How best to share knowledge and ideas about the latest developments in social science?
Nikolas Rose has been active in knowledge exchange since his earliest time as an academic, helping develop new, interdisciplinary approaches to thinking about, and governing, human beings.
In the 1970s, he worked with colleagues developing radical approaches to psychology to found the independent journal Ideology and Consciousness (later I&), which developed into a major English source for the work of Michel Foucault and his colleagues. At the end of the 1970s, as he became critical of the utility of Marxist approaches for the analysis of our present, he joined with a group of like-minded critical socialists and feminists to establish the short-lived journal Politics & Power: New Perspectives on Socialist Politics. In 1989, he founded the History of the Present Research Network, an international group of researchers influenced by the writings of Michel Foucault. From 1996 to 2004 he was managing editor of Economy and Society, one of Britain’s leading scholarly interdisciplinary journals of social sciences. He is founder and co-editor of BioSocieties: an interdisciplinary journal for social studies of the life sciences..
Nikolas has also sought to build networks of social science researchers on emerging themes, thus BioSocieties and the BIOS Centre, see elsewhere on this website, initially took shape in the form of the bios email list he established while at Goldsmiths College, and his later work on social dimensions of neuroscience began with the ‘neuro’ email list and developed into the Neuroscience and Society Research Network, later funded by the European Science Foundation, which introduced the concept of interdisciplinary ‘NeuroSchools’ for sharing creative thinking, innovative research practices and developing novel collaborations in neuroscience. He sought, with limited success, to bring this way of thinking into the work of the European Commissions Flagship Human Brain Project, as a member of the Social and Ethical ‘pillar’ of this programme at its inception, bringing in the approach known as Responsible Research and Innovation, and developing Foresight into social consequences of this research as Director of the Foresight Lab, based initially at LSE and later at King’s College London.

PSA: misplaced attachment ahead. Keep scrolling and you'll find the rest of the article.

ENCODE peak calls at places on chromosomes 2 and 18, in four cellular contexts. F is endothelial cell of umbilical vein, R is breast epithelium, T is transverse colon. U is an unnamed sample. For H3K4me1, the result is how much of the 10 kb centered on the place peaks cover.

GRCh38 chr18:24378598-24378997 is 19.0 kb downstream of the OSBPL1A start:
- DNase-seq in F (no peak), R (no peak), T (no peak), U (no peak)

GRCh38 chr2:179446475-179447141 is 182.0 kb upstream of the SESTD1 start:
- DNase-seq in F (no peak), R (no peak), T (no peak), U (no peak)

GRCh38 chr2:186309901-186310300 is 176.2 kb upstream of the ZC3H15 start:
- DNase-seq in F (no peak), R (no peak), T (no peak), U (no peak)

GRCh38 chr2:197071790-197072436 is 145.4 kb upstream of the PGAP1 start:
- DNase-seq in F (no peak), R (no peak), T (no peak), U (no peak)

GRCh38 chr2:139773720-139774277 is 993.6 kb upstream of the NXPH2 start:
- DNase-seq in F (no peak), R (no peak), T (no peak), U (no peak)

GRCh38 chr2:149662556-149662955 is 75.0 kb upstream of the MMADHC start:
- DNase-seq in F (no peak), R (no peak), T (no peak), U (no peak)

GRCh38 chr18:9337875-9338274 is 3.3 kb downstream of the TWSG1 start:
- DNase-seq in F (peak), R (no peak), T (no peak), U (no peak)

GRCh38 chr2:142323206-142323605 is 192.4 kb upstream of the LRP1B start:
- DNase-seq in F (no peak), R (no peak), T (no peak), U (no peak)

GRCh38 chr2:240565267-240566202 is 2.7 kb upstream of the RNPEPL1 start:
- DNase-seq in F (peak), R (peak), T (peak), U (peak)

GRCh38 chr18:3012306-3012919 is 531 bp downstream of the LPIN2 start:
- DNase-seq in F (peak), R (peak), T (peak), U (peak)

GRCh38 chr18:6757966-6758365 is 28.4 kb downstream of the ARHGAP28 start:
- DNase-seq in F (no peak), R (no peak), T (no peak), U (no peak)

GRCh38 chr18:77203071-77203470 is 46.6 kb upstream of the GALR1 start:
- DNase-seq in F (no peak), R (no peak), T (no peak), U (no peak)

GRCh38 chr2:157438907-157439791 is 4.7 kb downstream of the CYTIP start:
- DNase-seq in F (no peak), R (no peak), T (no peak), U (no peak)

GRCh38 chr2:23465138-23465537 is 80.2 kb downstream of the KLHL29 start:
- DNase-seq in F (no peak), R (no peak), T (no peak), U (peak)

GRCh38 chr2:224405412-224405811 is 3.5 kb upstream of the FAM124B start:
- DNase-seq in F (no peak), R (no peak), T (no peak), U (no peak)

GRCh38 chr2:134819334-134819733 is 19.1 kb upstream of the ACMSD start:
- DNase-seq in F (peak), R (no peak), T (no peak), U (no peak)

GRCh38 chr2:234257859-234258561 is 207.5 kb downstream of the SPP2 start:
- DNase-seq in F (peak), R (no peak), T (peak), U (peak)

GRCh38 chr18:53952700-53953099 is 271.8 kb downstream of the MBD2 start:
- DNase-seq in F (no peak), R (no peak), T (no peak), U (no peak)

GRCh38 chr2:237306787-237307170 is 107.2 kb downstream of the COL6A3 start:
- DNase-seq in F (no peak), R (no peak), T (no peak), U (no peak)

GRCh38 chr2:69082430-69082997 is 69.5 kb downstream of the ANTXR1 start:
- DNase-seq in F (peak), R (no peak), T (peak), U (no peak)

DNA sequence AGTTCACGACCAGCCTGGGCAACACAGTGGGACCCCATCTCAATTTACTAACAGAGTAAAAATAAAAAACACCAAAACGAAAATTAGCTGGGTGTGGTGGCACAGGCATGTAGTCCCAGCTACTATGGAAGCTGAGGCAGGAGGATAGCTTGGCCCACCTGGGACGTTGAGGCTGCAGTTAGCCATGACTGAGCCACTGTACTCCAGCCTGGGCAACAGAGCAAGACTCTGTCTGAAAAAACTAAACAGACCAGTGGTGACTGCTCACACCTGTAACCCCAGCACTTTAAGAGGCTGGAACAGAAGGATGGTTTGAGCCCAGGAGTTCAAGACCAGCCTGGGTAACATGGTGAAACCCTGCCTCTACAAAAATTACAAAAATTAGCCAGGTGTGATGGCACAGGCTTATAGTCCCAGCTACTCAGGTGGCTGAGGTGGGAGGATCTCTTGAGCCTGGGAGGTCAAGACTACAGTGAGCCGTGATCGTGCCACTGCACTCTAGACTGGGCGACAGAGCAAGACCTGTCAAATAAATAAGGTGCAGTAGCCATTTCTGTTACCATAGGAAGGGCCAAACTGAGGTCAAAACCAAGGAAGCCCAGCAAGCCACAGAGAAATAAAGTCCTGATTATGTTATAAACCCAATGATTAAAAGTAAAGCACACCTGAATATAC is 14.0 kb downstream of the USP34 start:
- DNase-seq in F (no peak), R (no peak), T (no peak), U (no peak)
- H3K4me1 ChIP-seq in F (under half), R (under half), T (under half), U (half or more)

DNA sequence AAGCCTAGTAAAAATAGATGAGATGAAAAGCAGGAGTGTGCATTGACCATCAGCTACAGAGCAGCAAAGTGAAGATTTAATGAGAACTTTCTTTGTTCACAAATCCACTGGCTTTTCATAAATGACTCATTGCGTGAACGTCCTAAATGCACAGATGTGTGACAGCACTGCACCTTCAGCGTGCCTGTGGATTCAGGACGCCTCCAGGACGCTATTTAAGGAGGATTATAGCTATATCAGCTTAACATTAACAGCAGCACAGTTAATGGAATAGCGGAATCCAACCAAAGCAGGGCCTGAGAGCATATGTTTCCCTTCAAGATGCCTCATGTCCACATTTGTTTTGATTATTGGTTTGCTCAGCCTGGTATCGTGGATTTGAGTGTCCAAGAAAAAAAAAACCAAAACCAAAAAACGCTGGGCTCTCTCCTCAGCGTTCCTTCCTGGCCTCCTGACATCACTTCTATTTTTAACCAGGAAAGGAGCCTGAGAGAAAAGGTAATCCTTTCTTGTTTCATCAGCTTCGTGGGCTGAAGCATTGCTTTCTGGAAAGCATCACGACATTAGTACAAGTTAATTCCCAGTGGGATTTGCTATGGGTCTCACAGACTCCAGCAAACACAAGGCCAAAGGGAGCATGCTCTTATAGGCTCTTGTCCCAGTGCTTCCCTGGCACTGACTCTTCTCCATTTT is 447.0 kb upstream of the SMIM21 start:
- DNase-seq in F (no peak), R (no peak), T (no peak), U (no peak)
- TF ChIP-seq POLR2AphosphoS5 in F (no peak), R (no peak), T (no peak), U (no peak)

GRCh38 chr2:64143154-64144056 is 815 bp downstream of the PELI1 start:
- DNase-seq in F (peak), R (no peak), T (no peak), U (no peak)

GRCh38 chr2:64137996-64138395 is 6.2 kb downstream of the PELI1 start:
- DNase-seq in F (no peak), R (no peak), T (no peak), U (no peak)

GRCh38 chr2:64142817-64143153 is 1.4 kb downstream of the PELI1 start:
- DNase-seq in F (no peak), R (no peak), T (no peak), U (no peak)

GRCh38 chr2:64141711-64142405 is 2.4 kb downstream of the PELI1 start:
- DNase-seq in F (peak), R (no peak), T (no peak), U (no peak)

Nikolas has also worked with a number of academic and advisory bodies. For six years he was a Member of Council of the Nuffield Council on Bioethics (NCOB) where he was on the Working Parties for the NCOB reports on pharmacogenomics, personalised medicine and novel neurotechnologies. He has worked with the Royal Society, where he was a member of the Social Policy Advisory Group, and was a member of the Wellcome Trust Public Engagement Strategy Committee. He was a Member of the Advisory Committee for the ESRC Virtual Society programme and Chair of the Advisory Board of the ESRC Centre for Research on Socio-Cultural Change. Nikolas was also one of the founders of the Global Social Medicine Network, which brings together scholars from all regions who are committed to a vision of social medicine as a vital intersection of social sciences, medical practice and policy. Funded by a Wellcome Trust grant, and launched at an international conference in London in 2018, this global network links, supports and builds upon existing interdisciplinary programs from social medicine centres across the world.